An assessment of diet-disease knowledge and procedural knowledge among different stroke patient categories is shown in table 2. Women were twice as likely to have salt-diet disease-related knowledge (p = 0.019) than men despite having poorer education (odds ratio = 3.42, 95% CI 1.99–5.86, p < 0.0001). Those with high 24-hour urine sodium ≥8.5 g/d, not surprisingly, were 50% less likely to have procedural knowledge on salt reduction (p = 0.010) than their counterparts with lower sodium levels.
This study has 3 primary findings. High levels of urine sodium in the population were reflected in higher rates of poststroke hypertension. Contrary to the primary hypothesis, dietary salt knowledge was not associated with healthy salt consumption habits or controlled BP. In addition, the majority of the study population had very high mean daily sodium excretion levels (i.e., ≥8.5 g sodium/d) reflecting high dietary sodium consumption.
Among cases, 24-hour urine sodium was positively correlated with high rates of uncontrolled BP. Adjusting for possible confounders including antihypertensive drug use and associated adherence did not affect the strength of the relationship. Authors of a previous study in this same population with similar poor BP control (53.2% poststrokes, 37.6% nonstroke controls; p = 0.006) hypothesized that the high prevalence of poststroke hypertension was due to excessive salt consumption.4 Similarly, the INTERSALT Study found a strong association between urinary sodium and BP across 52 populations.10,21 In accounting for the source of high salt in the Ugandan diet, we note that the traditional diet is mainly vegetarian with only 11% to 13% from animal origin. Most of the food consists of plantains, roots, or tubers with low sodium. Dietary sodium from processed foods is quite low. Added salt in cooking and/or at the table is the major source of excessive sodium intake in Ugandans.22 This suggests that changing dietary salt consumption habits may improve BP control.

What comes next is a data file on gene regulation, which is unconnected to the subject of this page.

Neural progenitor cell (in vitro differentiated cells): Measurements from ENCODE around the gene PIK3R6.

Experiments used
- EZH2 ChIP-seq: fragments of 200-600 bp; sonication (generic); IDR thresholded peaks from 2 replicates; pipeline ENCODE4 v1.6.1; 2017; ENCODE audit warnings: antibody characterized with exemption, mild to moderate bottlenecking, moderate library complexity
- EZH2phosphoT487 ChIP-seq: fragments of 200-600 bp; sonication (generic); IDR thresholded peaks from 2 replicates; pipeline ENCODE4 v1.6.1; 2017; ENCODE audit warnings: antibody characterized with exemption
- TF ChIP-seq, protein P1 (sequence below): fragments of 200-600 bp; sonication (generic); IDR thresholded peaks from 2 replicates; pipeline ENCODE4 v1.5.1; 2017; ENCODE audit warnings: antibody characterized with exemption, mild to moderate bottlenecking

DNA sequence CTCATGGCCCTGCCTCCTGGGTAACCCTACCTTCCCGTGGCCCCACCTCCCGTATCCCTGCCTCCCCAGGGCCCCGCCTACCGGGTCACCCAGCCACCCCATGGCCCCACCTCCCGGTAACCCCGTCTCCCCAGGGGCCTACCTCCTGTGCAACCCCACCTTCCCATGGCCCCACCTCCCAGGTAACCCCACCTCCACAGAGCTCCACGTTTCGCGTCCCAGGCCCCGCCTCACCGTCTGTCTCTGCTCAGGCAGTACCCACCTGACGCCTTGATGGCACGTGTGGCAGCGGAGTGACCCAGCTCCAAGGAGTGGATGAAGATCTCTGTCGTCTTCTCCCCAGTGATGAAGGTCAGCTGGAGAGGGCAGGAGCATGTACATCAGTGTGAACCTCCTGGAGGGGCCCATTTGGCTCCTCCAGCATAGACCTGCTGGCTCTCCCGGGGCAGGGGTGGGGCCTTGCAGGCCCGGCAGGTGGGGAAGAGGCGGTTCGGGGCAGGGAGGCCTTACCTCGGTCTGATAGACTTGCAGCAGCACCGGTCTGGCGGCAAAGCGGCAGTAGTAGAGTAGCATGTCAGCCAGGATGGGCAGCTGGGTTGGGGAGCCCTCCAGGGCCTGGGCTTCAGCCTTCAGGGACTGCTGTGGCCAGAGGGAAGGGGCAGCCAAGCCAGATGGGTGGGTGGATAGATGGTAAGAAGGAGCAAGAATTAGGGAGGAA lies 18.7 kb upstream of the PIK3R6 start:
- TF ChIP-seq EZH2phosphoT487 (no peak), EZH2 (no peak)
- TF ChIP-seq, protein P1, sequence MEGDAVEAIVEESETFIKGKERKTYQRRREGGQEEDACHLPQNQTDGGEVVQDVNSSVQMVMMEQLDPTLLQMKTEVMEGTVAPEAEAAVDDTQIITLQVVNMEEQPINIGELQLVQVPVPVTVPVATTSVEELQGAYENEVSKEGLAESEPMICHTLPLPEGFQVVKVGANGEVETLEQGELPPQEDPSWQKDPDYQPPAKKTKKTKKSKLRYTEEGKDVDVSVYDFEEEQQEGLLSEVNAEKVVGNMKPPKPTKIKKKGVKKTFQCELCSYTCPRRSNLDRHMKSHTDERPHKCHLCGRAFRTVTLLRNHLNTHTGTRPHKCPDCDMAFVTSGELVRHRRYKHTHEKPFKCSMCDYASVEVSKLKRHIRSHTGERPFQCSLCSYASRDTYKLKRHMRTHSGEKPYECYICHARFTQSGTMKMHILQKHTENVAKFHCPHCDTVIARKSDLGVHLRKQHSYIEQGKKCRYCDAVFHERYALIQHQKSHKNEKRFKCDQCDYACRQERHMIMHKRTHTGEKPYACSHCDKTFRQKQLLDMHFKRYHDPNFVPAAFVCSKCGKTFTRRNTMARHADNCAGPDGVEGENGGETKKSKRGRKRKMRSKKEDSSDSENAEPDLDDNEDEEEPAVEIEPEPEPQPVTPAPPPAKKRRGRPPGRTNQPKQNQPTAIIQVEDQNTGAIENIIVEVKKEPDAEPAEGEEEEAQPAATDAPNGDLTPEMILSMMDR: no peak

The mean daily sodium excretion levels as assessed by 24-hour urine were high (i.e., ≥8.5 g sodium/d) in 65.0% vs 44.6% cases and controls, respectively. A majority (71.5% vs 57.1%) of poststroke cases and controls had urine sodium levels equivalent to a daily salt consumption in excess of the WHO recommendation of ≤5 g/d salt.23,24 The US Departments of Agriculture and Health and Human Services recommend a lower daily intake of 3.7 g/d of salt for most adults older than 40 years of age.25,26 Exceeding established salt consumption targets increases risk of cardiovascular disease, hypertension, and premature death27 as evidenced by the high levels of poststroke hypertension in this population.4 Although higher than the mean level of sodium consumption worldwide (3.95 g/d), estimated mean salt intake for Ugandan participants was fairly consistent with data from other African populations (mean values ranging from 2.18 to 5.51 g/d).28,29 Cappuccio et al. (2006)29 reported a salt intake of 5.8 g/d in a Ghanaian population aged 40 to 75 (mean 54.7) years. A study conducted in Mauritius estimated an average sodium consumption of 5.45 (95% CI 4.57–6.50) g/d.30 As in Ugandans, the largest source of dietary salt among black persons of African descent is that added in cooking and/or at the table.31 The WHO reports a progressive change in Africans' diets to less fruits, vegetables, and dietary fiber, which contain potassium that may help counter the negative effects of salt and contribute to reduced BP.32